static unsigned char finishedCk = 1;      //this will be our indicator if we're
                                 //done with counting clock cycles (inverse logic tho)

//this sub modified to remove optional baud rate
//you should be able to uncomment most parts, and
//add a var called baud in the dimming of the func.
//so it looks like: (i think, i removed it because
//i don't know C very well)
//void tx(unsigned long int baud, unsigned int chr) {
//oh, notes on this are available in the cap_main notes.txt file
void tx(unsigned char chr) {
   unsigned long int timer;
   for (timer = 1; timer <= 1000; timer++);
   PORTB ^= PORTB ^ (((chr - (chr % 0x80)) >> 7) << PORTB4);
   for (timer = 1; timer <= 1000; timer++);
   PORTB ^= PORTB ^ ((((chr - (chr % 0x40)) % 0x40) >> 6) << PORTB4);
   for (timer = 1; timer <= 1000; timer++);
   PORTB ^= PORTB ^ ((((chr - (chr % 0x20)) % 0x20) >> 5) << PORTB4);
   for (timer = 1; timer <= 1000; timer++);
   PORTB ^= PORTB ^ ((((chr - (chr % 0x10)) % 0x10) >> 4) << PORTB4);
   for (timer = 1; timer <= 1000; timer++);
   PORTB ^= PORTB ^ ((((chr - (chr % 0x08)) % 0x08) >> 3) << PORTB4);
   for (timer = 1; timer <= 1000; timer++);
   PORTB ^= PORTB ^ ((((chr - (chr % 0x04)) % 0x04) >> 2) << PORTB4);
   for (timer = 1; timer <= 1000; timer++);
   PORTB ^= PORTB ^ ((((chr - (chr % 0x02)) % 0x02) >> 1) << PORTB4);
   for (timer = 1; timer <= 1000; timer++);
   PORTB ^= PORTB ^ ((((chr - (chr % 0x01)) % 0x01)) << PORTB4);
   for (timer = 1; timer <= 1000; timer++);
};

void startTimer(void) {
   //this sub starts counting
   while (finishedCk) timerCk++;
};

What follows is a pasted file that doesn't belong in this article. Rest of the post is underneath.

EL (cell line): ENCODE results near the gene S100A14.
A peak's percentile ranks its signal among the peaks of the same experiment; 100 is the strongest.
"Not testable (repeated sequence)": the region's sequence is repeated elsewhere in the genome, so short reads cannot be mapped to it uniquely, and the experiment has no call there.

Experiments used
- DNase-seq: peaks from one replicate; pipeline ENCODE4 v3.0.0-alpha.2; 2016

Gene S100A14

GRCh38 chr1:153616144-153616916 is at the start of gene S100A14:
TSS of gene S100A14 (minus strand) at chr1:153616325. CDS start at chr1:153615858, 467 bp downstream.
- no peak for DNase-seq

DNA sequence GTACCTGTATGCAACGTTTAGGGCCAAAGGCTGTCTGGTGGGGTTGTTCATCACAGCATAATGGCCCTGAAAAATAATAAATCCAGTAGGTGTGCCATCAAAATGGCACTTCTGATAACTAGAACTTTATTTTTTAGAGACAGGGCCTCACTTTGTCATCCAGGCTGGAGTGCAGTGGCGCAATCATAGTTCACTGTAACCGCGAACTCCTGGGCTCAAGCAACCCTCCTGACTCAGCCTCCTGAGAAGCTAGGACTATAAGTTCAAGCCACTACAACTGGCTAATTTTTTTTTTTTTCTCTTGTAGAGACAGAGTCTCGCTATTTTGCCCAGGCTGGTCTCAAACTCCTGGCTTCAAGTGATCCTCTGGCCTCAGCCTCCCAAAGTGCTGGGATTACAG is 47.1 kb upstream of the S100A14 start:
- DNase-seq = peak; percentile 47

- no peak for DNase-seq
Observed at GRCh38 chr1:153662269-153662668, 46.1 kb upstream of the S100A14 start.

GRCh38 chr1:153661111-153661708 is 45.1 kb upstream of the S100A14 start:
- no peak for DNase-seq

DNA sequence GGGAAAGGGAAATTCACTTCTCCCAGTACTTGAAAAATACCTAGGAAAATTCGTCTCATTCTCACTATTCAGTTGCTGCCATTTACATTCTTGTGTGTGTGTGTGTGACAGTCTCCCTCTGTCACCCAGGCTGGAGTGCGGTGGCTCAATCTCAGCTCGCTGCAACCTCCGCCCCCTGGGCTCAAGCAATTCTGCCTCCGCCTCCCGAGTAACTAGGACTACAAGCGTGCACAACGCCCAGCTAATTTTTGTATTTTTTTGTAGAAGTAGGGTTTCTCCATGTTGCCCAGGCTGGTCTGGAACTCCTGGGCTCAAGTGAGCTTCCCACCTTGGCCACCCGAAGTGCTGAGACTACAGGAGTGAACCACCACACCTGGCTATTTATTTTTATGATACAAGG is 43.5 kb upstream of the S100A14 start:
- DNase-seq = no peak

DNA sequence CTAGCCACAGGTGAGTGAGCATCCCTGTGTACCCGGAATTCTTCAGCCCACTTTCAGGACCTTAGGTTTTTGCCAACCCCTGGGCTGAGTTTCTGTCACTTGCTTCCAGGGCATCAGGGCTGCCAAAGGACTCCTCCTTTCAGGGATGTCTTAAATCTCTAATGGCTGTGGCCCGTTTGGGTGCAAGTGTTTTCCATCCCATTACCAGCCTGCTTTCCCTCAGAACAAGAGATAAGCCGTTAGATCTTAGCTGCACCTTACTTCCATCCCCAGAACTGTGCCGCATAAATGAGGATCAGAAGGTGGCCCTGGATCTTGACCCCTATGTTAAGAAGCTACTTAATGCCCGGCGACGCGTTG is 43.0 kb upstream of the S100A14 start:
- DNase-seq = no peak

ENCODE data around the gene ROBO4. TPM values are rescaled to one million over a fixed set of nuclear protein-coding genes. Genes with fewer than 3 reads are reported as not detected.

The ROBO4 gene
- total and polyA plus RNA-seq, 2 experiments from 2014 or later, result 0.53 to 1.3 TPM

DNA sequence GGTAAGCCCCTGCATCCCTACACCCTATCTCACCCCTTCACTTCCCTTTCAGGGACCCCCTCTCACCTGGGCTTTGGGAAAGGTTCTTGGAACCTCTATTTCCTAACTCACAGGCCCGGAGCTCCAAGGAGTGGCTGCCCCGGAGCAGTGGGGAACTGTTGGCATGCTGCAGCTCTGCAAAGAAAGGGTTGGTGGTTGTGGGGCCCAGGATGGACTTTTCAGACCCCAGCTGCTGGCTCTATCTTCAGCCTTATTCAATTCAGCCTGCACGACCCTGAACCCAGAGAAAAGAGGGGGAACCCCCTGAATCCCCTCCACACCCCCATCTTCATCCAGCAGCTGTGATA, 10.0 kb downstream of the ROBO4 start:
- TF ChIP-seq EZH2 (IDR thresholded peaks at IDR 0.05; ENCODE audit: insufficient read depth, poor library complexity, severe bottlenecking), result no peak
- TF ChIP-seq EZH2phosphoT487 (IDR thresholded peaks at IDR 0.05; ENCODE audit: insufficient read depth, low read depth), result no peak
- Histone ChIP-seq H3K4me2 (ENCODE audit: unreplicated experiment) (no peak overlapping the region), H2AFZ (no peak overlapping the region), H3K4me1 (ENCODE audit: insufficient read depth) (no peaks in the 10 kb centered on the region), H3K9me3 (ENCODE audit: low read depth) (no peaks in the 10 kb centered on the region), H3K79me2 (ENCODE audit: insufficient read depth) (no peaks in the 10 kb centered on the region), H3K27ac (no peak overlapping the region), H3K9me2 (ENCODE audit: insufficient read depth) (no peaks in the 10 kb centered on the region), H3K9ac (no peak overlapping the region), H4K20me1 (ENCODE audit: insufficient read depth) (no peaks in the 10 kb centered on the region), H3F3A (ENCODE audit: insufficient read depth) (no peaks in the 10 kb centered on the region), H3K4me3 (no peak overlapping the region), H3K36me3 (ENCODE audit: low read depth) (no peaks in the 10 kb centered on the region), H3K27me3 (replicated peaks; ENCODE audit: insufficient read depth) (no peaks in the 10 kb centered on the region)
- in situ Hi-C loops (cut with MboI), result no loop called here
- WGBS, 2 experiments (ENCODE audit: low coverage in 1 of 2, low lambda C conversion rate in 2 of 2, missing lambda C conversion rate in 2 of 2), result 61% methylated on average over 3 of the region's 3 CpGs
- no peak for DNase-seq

SIGNAL(SIG_INTERRUPT0) {
   //unsigned long long int tempCk;
   long double tTime = 0;
   unsigned long int tFreq = 0;
   unsigned long int time2 = 0;
   //char letters[10];
   if (finishedCk) {
      cli();
      finishedCk = 0;
      //now read timerCk
      tTime = timerCk / 0x927C00;
      tFreq = 1 / tTime;
      //now we need to pass our info to the TX function
      for (time2 = 10000000; time2 >= 1; time2 /= 10) tx((((tFreq - (tFreq % time2)) % (time2 * 10)) / time2) + chr_0);
      sei();
   } else {
      finishedCk = 1;
      timerCk = 1;
      startTimer();
   };

};


int main (void) {
   DDRB = 0x18;   //set portB to output PORTB3,4
   MCUCR |= 0x03;   //set the INT0 to triger on rising edge of pulses
   sei();         //set enable interrupts
};


Notes: This may or may not work. I haven't tested it yet. When I test it, I'll bundle it up in a zip and post it. Right now, I just wanted to get what I have out the door.

Good Luck. I'll probably be testing it tomorrow night: I'll post fixes then. (It probably _won't_ work right now as-is, but hey, miracles happen)

Oh, and one more thing: The data is put out in ASCII at 9600 baud on PORTB4 (pin 3) the 555 timer output goes into INT0 (pin 6). There is no serial clock, (and I don't know if it'll actually work at the speed [baud] I think it will)
mikewitt
 
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Joined: Thu Jan 04, 2007 9:18 pm
Location: KB9YJY, Wilmette, IL

by mikewitt on Mon Mar 05, 2007 5:39 pm

Uggh.

The code (kinda) doesn't work. It's too big (It won't fit in the flash memory on the chip), and I've optimized it as far as I can (but I'm still just learning C) so I'm asking for help. If anyone can help optimize the code any further, it would be much appreciated (plus I'd mention you in the source). It is pretty close to fitting right now, as-is, but even after removing all functionality I could, it is still too large. I'll post as much as I've done later tonight.
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by mikewitt on Mon Mar 05, 2007 6:49 pm

Ok. I got it down to a size that'll fit on the MCU (_barely_):

Code: Select all | TOGGLE FULL SIZE
/*
Written 2007 by Michael Witt

Designed for the ATTiny13 AVR MCU
Changes can be made to accomodate different mcus

frequency counter v2

Referenced: http://www.atmel.com/avr
         www.ladyada.net

I am not liable for any damages caused by any means by this code.
Don't agree? Don't use it.

rewritten from scratch March 3, 200